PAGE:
The court case against four Western tourists who stripped off at the top of a Malaysian sacred mountain has been given added spice by claims from a local politician that their action caused an earthquake that killed 18 people. His rationale was that they had angered the spirits of Mount Kinabalu.
It is easy to mock, and other Malaysian politicians have distanced themselves from linking the natural disaster to the tourists’ behaviour, but we should remember that the need to find some divine retribution behind the suffering inflicted by disasters is deep-seated, and was common in Britain until relatively recently.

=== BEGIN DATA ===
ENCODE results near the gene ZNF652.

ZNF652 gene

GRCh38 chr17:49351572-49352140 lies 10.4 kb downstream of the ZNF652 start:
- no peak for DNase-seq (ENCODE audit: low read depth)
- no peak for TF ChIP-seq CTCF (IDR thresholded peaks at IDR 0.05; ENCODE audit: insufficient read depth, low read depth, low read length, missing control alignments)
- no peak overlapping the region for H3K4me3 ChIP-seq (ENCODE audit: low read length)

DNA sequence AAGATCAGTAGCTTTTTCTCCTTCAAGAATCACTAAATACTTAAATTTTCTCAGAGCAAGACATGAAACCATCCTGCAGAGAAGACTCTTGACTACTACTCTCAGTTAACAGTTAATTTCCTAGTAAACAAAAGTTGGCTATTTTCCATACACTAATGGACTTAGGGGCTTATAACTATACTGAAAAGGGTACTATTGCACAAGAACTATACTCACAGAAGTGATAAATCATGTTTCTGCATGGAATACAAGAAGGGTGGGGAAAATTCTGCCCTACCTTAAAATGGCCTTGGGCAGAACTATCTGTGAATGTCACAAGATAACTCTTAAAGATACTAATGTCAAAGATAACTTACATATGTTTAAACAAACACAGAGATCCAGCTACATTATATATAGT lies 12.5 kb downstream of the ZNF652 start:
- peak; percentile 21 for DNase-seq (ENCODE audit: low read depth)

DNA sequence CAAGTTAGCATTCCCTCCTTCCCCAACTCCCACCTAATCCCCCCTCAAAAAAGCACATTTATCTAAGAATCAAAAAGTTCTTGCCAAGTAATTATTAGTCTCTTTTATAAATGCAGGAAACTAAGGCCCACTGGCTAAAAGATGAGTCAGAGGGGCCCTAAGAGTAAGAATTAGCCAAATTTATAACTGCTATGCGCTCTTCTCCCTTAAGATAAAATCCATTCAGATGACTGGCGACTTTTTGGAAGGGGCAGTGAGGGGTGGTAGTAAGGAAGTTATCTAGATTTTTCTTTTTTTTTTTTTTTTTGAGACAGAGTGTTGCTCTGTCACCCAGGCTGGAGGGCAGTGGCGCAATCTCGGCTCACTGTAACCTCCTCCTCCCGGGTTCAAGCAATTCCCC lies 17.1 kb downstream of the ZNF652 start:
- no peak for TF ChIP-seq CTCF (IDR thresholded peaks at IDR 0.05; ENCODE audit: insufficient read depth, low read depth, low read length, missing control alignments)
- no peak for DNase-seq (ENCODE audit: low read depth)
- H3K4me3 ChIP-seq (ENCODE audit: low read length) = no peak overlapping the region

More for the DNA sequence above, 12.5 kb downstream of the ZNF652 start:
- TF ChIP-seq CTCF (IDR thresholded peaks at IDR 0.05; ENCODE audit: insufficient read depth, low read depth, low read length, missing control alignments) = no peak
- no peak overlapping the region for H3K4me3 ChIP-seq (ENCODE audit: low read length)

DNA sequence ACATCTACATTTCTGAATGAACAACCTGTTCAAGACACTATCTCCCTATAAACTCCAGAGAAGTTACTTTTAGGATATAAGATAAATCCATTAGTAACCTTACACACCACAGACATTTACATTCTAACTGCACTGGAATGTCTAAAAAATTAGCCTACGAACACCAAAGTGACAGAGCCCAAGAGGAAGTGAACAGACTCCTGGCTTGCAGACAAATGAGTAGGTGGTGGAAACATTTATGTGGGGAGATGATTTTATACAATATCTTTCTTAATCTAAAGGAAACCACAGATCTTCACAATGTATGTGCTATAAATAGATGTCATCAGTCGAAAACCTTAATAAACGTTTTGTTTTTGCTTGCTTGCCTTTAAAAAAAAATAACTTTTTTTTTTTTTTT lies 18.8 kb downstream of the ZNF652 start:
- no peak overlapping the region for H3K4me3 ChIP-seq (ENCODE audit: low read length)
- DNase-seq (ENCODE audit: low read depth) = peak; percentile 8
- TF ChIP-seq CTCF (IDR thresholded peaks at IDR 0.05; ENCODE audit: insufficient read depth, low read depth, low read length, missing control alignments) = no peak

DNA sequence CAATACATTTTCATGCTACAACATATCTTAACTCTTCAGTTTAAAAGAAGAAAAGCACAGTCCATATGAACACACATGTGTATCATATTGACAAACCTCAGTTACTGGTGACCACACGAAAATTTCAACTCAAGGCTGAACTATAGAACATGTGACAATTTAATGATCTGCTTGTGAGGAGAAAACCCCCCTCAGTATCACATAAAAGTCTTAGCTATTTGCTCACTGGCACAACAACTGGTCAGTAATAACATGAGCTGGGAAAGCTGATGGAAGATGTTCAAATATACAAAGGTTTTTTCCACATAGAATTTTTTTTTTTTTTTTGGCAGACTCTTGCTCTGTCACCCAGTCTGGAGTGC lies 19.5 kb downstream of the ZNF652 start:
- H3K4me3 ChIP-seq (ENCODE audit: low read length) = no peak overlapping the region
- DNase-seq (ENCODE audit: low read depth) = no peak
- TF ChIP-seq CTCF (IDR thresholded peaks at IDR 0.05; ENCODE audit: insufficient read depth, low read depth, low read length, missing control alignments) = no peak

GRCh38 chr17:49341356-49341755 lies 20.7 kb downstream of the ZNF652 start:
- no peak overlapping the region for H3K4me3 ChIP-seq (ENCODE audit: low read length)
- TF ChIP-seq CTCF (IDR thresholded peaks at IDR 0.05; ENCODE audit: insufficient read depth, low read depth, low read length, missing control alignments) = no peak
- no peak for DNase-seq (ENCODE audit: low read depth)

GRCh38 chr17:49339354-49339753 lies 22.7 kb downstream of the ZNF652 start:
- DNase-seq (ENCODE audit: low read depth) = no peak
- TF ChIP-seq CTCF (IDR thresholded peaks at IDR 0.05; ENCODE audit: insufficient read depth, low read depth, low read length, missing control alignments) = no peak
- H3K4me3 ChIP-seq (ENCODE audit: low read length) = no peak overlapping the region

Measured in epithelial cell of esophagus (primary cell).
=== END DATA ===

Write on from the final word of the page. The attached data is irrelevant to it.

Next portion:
After we were struck by the worst storm in our history in 1703, Queen Anne declared it was because God felt a ‘heavy displeasure’ at our wickedness. Even though thousands were killed, especially around our coasts, it was no good feeling sorry for ourselves, she said. We had behaved so badly, we were lucky the storm was not even worse.
When cholera struck in 1832, the British government announced a series of days of fasting and humiliation during which the nation would confess its sins and beg for God’s forgiveness. It did not halt the disease, which raged for another year and killed about 60,000 people.